- It’s no fun watching humans when watching Godzilla is all we want
- Regurgitated themes about family estrangement and US military prowess
THE thing that strikes you the most watching this turgid and cold-blooded mess called Godzilla is the size of the aforementioned reptile. It is gargantuan in size and probably even taller than the 88-storey Petronas Twin Towers in Kuala Lumpur, Malaysia.
However, bigger isn’t always better and no matter how spectacular the CGI is, if you can’t write a script with a modicum of interest in it, then it would have been better to have kept the project in cold storage.
The film is reminiscent of so many disaster films, from the US military hero separated from his family to the huge influence of the US army in trying times. However, if you’ve seen one city levelled by destruction, you’ve seen it all.
And to make things worse, we have a bland hero with neither the gravitas nor the star sparkle, though he does have the charisma to pacify a distraught kid.
Director Gareth Edwards (Monsters) links the formation of the present-day carnage to the nuclear test bombs in the Pacific in the 1950s. It then jumps to a Philippine mining site in 1999 where scientists Dr Ichiro Serizawa (Ken Watanabe) and Vivienne Graham (Sally Hawkins) are hot on the trail of a huge creature.
The next scene is in a Japanese nuclear plant where Joe Brody (Bryan Cranston) and his wife Sandra (Juliette Binoche) work at. On the day disaster strikes at the plant, it’s strangely convenient that it’s Joe’s birthday. Their son, Ford (Aaron Taylor-Johnson of Kick-Ass) makes a birthday card for him.
The risibly-called Muto, or Massive Unidentified Terrestrial Organism, rumbles underneath the plant and causes death and destruction, resulting in the death of Sandra.
Fifteen years later, Ford is a lieutenant in a bomb disposal unit (warning, job descriptions are mentioned in the beginning in movies as they will strike back with a vengeance at the end).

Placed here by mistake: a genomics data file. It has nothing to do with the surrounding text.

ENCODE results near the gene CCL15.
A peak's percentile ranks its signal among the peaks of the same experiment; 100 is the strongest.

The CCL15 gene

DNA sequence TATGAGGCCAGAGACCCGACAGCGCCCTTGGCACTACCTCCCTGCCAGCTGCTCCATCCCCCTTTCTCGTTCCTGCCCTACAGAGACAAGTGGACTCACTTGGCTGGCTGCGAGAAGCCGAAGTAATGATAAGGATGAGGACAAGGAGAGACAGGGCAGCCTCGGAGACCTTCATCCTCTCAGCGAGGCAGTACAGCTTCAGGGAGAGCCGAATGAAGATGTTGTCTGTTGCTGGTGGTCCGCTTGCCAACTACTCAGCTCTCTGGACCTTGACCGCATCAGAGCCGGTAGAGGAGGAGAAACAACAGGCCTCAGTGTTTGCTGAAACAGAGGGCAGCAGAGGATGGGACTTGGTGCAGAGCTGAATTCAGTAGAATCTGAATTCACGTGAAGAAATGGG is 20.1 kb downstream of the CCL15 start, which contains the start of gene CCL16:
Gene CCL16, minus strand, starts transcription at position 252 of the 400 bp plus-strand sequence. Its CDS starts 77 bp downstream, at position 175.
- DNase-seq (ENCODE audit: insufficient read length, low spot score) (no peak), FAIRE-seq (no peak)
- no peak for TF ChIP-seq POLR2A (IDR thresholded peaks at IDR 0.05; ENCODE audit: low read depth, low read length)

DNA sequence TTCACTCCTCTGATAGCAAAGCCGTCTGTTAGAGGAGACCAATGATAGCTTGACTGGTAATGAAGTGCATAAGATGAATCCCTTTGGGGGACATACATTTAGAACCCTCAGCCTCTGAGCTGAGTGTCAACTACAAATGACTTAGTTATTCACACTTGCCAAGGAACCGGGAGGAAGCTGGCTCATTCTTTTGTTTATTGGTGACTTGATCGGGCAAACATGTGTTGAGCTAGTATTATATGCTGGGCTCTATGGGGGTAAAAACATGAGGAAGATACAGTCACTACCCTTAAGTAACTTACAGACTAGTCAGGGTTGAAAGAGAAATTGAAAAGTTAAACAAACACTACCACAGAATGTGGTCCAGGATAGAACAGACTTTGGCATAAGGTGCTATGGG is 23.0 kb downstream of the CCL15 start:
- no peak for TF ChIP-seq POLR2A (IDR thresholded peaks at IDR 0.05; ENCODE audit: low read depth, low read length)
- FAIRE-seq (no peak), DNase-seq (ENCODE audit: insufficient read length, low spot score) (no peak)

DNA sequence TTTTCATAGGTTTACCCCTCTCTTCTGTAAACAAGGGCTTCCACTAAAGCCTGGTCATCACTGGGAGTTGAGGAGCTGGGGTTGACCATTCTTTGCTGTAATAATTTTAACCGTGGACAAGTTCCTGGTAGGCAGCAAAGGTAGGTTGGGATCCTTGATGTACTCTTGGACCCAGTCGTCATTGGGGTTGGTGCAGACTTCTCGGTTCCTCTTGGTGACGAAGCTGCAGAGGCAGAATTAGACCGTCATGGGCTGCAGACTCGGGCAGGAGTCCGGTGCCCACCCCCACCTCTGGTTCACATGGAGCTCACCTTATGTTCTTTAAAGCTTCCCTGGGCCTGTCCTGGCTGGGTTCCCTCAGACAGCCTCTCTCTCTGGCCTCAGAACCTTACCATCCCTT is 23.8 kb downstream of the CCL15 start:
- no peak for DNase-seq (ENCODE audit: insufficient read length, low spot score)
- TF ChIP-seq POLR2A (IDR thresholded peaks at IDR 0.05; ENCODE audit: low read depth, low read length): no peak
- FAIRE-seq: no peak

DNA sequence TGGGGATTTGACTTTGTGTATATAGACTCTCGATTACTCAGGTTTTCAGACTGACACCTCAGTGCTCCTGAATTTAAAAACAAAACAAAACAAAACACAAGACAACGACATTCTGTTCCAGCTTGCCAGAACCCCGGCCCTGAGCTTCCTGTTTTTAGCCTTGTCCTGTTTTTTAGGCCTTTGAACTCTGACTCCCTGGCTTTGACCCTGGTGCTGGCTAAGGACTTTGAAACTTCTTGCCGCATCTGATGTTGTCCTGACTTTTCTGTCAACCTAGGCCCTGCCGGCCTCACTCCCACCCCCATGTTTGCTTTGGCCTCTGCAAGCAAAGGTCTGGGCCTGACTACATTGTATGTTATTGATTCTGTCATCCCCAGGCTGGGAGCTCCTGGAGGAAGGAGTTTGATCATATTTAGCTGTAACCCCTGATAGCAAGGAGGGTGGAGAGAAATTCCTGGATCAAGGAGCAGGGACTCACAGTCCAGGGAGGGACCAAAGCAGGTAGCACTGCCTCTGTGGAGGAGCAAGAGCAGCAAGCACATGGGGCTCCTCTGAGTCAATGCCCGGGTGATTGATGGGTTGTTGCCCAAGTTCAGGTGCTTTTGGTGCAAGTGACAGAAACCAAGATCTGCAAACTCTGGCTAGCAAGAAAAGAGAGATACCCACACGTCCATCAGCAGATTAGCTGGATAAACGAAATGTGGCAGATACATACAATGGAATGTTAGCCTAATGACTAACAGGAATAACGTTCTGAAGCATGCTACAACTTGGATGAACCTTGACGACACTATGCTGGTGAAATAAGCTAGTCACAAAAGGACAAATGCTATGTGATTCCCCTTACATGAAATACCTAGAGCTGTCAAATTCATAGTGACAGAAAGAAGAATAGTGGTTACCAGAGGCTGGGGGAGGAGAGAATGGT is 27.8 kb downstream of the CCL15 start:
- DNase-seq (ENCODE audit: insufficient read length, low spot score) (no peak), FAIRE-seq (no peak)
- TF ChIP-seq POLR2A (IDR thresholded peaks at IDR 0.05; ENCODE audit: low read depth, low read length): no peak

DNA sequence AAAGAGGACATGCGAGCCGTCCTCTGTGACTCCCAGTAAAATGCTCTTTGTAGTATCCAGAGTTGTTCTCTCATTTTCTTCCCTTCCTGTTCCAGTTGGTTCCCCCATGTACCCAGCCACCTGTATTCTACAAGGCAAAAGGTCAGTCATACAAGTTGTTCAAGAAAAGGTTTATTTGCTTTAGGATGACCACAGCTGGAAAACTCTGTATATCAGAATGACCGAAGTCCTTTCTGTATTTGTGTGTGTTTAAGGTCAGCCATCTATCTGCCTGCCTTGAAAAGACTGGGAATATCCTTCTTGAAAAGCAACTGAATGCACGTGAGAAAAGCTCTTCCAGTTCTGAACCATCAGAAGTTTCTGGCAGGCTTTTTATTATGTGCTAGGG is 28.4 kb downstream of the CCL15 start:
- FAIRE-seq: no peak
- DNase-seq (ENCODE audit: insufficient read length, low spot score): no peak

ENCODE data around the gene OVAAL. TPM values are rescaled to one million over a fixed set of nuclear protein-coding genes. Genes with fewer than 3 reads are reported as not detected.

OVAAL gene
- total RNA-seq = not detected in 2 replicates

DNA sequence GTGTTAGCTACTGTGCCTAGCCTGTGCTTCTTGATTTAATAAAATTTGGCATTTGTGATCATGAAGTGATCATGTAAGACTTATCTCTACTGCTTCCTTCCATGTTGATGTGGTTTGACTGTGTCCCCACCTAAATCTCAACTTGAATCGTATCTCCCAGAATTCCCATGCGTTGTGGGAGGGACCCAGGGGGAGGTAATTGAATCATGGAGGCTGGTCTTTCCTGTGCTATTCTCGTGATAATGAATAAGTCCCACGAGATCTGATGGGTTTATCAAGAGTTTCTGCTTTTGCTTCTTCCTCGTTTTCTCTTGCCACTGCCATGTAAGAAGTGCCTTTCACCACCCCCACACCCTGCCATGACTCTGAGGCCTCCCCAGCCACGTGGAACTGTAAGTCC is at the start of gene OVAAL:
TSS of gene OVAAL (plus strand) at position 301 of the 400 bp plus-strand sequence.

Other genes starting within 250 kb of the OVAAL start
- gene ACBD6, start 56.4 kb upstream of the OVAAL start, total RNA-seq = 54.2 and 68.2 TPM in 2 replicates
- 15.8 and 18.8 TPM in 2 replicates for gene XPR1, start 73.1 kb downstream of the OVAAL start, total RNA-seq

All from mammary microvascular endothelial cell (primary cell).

He’s turned out pretty okay and buff, considering that he witnessed the nuclear plant collapse to its knees.
It’s all downhill from here for the film as it concocts a strained relationship between the two Brodys, who break into the now quarantined nuke plant.
The Muto, ensconced at the plant in a Jurassic Park-like enclave, escapes and makes its way across the ocean to San Francisco. It gobbles up everything in sight and has an appetite for nuclear power.
The film switches between Ford’s search to get back to his cute family — comprising a son and nurse wife (Elizabeth Olsen), who doesn’t do much except look hapless — and the excitement happening elsewhere.
What about Godzilla, you ask. We see glimpses of it as it rushes across the ocean to save humanity by battling not one, but two, Mutos.
The final third of the film sees a huge battle taking place in downtown San Francisco, and we get to see Ford do a Ripley (in Aliens) by burning the Mutos’ eggs.
Where’s the US army, you ask. Have no fear, they’re always around. Led by Admiral William Stenz (David Strathairn), the army is adamant about using violence and nuke bombs to blast the three creatures to kingdom come.
However, Dr Serizawa urges the military to keep its hand off the trigger button and let the nasty reptilians battle it out among themselves. He said: “The arrogance of man is thinking nature is in our control and not the other way around. Let them fight.”
Film buffs will know that this is a very Jurassic Park-like theme, which focused on how humans wanted to control nature through science.
However, Godzilla is no Jurassic Park. The former spends all its money on the money shot, that is, the climactic battle between the three monsters, and leaves nothing for character development.
But one thing you can give the film credit for is the battle scene. The film delays a whole view of Godzilla until the end but it’s worth the wait, as the fire-breathing monster could have breathed some fire into the insipid human characters.
2 out of 5